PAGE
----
Decay phase thermodynamics of ice ridges in the Arctic Ocean
Journal article, Peer reviewed
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Original versionCold Regions Science and Technology. 2018, 152 23-34. 10.1016/j.coldregions.2018.04.005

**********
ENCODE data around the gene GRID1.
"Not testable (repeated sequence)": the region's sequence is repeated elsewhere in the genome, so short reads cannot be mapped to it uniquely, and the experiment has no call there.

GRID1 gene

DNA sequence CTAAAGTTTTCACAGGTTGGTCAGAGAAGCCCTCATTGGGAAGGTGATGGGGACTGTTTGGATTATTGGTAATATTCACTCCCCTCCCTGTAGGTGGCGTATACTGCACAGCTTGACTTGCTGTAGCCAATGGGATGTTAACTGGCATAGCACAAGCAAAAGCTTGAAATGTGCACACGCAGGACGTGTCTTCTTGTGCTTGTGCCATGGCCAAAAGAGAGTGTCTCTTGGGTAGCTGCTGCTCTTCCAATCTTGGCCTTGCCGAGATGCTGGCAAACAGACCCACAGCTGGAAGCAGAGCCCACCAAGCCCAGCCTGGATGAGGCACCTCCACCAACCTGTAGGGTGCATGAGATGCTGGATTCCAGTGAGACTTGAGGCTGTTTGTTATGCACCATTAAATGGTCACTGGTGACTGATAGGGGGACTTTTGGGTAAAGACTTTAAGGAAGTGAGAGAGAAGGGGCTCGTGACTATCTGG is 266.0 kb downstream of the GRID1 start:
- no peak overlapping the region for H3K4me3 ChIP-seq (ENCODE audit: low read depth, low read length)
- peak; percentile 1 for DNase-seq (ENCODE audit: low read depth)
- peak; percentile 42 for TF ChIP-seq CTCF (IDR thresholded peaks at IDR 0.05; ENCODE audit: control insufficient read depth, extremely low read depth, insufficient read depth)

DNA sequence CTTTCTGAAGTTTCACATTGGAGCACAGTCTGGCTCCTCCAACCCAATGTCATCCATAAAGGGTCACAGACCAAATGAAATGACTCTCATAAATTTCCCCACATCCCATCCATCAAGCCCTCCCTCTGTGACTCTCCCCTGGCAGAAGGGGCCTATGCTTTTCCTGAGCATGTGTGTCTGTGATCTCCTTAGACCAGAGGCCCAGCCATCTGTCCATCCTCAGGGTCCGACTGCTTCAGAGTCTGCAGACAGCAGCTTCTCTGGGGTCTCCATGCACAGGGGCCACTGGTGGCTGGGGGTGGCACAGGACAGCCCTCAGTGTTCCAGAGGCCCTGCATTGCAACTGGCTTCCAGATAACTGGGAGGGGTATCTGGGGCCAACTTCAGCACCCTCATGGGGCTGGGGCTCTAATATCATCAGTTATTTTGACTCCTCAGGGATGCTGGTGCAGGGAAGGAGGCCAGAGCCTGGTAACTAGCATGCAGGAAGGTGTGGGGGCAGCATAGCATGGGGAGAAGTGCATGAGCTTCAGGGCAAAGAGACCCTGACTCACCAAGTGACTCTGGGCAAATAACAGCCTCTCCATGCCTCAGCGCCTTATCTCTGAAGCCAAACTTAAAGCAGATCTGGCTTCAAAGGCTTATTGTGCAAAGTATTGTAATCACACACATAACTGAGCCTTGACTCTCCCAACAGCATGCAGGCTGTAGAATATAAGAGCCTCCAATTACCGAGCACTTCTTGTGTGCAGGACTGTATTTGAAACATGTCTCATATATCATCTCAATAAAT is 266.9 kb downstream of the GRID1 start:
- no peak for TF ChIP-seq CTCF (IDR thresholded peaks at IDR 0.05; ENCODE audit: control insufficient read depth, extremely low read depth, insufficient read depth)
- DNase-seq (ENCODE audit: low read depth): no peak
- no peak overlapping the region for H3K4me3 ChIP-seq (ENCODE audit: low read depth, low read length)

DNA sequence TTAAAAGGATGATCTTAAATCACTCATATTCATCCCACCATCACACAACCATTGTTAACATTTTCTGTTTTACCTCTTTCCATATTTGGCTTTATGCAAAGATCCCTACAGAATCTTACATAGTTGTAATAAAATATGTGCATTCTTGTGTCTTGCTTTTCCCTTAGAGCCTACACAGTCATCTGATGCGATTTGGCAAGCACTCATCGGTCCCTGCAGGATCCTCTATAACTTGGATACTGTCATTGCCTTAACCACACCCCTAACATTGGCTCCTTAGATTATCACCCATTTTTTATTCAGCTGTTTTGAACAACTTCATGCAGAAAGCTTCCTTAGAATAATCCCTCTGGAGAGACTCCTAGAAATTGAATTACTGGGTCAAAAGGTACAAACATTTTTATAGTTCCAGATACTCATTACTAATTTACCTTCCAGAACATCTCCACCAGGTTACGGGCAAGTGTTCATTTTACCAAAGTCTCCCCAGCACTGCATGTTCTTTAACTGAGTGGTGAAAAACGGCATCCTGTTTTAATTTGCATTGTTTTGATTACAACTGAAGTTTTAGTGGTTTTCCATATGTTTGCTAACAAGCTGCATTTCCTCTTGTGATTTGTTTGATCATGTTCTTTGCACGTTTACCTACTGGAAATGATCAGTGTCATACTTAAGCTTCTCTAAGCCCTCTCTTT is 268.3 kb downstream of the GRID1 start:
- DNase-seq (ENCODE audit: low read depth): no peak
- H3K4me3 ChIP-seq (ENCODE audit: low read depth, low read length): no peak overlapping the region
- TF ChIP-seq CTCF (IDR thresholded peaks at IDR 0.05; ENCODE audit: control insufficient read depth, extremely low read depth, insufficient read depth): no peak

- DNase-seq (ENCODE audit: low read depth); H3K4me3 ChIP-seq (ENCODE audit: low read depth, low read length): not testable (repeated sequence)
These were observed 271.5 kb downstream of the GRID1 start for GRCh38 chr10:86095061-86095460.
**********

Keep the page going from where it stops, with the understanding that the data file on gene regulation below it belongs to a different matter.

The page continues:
Four ice ridges (R1, R2, R3, and R4) were studied during the spring of 2015 in the Arctic Ocean. During the Norwegian Young Sea Ice expedition (N-ICE2015) from January 11 to June 23, the R/V Lance was moored at four different ice floes (Floe 1, Floe 2, Floe 3, and Floe 4) and drifted along with them. Ice ridge studies were performed on Floe 3 (R1, R2) and Floe 4 (R3, R4). From May 21 to June 23, all ice ridges were drilled several times for structural measurements and cored for physical property measurements. In addition, ridges R1 and R4 were instrumented with Oceanetic thermistor buoys, model 908-20 (OTB 908-20), which remotely logged the vertical temperature profile through the sail and keel of the ridges from April 29 to June 28. After combining these datasets, we obtained thermodynamic properties and evaluated heat budgets of the ridge keels in R1 and R4. Ridge R1 was measured during the transition from the main phase to the decay phase, and ridge R4 was measured during the decay phase. In R1, a 3–4 W/m2 upwards vertical conductive heat flux through the keel was calculated, which caused cooling of the keel and the growth of new ice (i.e., 0.5 m over 22 days from May 5 to May 27, as observed by temperature readings). The total amount of heat extracted from the keel was spent on cooling the keel and growing new ice in fractions of 0.4 and 0.6, respectively. In R4, a downwards vertical conductive heat flux (up to 2 W/m2) transported energy into the keel through the top surface of the keel, while the bottom of the keel melted (i.e., 1.6 m over 12 days from June 12 to June 24) due to the oceanic heat flux.